Leading policy-makers and scholars explain how market forces, deregulation, and consumer choice can work to improve health care for all Americans.


No crisis of the uninsured
Mike Rosen, Rocky Mountain News, 1-12-07

Rosen thinks that the growing national impetus to do "something" about the uninsured overlooks the fact that Americans without health insurance are far from a homogenous or stable group. In fact, the number of Americans who are chronically uninsured is far fewer than is commonly portrayed in the media.

Forty–six million is the snapshot figure, the average number who have no insurance on a given day. To see how misleading this can be, consider this: At any time perhaps 50 million Americans have a head cold. And during the course of a year, probably 300 million Americans will have a cold at one time or another. This is hardly the same thing as saying that 300 million Americans have a permanent head cold.

The uninsured can include those between jobs or students just out of school. The Census Bureau stimates that the average family that loses its health insurance will be reinsured within 5 1/2 months; 75 percent will be reinsured within one year. The Congressional Budget Office estimates that between 21 million and 31 million Americans may be uninsured for the entire year, including about 12 million foreign-born residents many of whom are here illegally.

The largest group, 42 percent, of longer–term uninsured, about 19 million, are between the ages of 18 and 34. Most are healthy and could afford health insurance but choose to gamble, opting to run the risk of going uninsured rather than forgoing current consumption. This is motivated in part by the ease of acquiring government–regulated health insurance after becoming ill or obtaining free treatment at a hospital emergency room if unable to pay.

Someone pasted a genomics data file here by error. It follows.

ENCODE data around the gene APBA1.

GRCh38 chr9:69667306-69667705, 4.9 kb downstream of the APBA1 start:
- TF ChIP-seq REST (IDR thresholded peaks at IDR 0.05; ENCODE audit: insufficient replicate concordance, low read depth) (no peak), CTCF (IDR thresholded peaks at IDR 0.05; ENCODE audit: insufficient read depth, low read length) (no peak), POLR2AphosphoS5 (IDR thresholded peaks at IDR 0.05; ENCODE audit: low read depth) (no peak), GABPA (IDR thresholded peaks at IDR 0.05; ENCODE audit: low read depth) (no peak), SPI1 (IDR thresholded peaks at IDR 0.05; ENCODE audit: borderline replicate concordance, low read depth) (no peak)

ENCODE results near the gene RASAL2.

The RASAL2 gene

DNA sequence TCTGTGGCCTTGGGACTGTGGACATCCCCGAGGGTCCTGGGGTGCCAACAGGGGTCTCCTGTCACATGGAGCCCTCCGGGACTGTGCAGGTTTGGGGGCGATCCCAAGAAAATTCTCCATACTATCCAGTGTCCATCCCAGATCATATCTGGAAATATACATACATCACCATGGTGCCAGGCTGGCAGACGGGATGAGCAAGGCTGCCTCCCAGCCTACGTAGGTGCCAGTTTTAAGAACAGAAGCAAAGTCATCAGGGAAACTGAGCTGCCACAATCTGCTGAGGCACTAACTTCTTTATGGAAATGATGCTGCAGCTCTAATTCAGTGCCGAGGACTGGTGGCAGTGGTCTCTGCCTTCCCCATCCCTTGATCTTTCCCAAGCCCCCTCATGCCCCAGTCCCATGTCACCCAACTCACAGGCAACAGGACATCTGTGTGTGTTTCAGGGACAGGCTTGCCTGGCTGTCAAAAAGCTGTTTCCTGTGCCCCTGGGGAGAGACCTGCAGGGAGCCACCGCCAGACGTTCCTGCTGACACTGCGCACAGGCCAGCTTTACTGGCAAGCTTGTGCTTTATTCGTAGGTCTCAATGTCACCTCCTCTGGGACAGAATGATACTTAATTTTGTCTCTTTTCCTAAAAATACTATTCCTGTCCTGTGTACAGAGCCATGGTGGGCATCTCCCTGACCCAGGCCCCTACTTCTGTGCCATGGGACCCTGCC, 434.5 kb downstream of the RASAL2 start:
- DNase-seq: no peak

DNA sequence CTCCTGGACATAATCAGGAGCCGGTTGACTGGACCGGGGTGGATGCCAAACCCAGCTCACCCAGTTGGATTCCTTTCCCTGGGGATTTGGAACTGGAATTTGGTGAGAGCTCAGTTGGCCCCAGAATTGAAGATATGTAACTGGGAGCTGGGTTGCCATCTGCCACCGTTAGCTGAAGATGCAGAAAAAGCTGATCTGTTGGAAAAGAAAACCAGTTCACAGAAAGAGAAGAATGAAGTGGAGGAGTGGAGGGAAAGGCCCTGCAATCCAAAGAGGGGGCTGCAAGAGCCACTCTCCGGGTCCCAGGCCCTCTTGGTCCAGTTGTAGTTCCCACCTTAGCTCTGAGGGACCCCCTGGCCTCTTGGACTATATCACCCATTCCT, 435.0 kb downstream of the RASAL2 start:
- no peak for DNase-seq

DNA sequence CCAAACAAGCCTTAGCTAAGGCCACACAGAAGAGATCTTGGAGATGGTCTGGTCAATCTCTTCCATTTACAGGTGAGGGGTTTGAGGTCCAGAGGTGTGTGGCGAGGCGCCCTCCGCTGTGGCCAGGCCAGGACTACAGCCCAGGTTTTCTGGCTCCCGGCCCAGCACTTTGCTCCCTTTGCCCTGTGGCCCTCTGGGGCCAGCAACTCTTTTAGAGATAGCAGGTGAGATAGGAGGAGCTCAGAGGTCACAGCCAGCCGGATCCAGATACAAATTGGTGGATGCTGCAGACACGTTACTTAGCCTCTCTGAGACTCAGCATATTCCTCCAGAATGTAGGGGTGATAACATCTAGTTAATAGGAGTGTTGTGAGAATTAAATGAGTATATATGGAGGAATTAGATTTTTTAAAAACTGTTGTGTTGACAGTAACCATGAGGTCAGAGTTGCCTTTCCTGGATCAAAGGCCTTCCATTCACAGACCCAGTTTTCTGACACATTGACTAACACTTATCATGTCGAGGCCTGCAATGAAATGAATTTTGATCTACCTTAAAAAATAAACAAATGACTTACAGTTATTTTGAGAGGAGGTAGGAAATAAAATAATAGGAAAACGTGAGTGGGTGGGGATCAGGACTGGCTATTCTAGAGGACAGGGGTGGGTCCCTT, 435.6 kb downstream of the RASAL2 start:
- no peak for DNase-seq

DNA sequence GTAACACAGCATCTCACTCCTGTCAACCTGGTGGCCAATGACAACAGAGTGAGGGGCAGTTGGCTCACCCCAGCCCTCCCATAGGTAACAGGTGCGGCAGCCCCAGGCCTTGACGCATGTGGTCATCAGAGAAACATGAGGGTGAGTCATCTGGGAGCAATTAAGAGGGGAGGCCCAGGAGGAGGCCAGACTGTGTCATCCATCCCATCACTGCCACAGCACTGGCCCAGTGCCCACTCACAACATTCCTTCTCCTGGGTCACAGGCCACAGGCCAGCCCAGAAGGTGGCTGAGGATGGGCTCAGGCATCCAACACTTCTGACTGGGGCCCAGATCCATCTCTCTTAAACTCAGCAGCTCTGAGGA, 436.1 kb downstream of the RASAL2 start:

While the number of those without health insurance has grown by 3 million between 1996–2003, that's primarily because the nation's population has grown, much of it from illegal immigration. In fact, the percentage of those without insurance, 15.6 percent, is unchanged over the period. And it's not poor people who are adding to the ranks of the uninsured. Thanks to the expansion of means-tested Medicaid programs and State Children's Health Insurance Programs (SCHIP), the number of uninsured in households with annual incomes under $25,000 has actually decreased by 21 percent between 1996–2005. At the same time, there are 117 percent more people without insurance among households with incomes over $75,000.

Let's look at the portion of the glass that's full, not just the empty part. According to the Census Bureau, more than 247 million Americans had either private insurance or were enrolled in a government health program in 2005. That's almost 85 percent of the population. As many as 14 million of the uninsured are adults and children who are already eligible for existing government programs but have failed to enroll.

The serious problems are confined to about 10 million to 15 million who can't afford insurance but make too much to qualify for Medicaid, and another 2 million to 3 million who are uninsurable because of specific diseases. But these problems are manageable. We already subsidize health insurance for those who can't afford it. So we can do a little more of that and provide special coverage for pre–existing conditions.

Project FDA.
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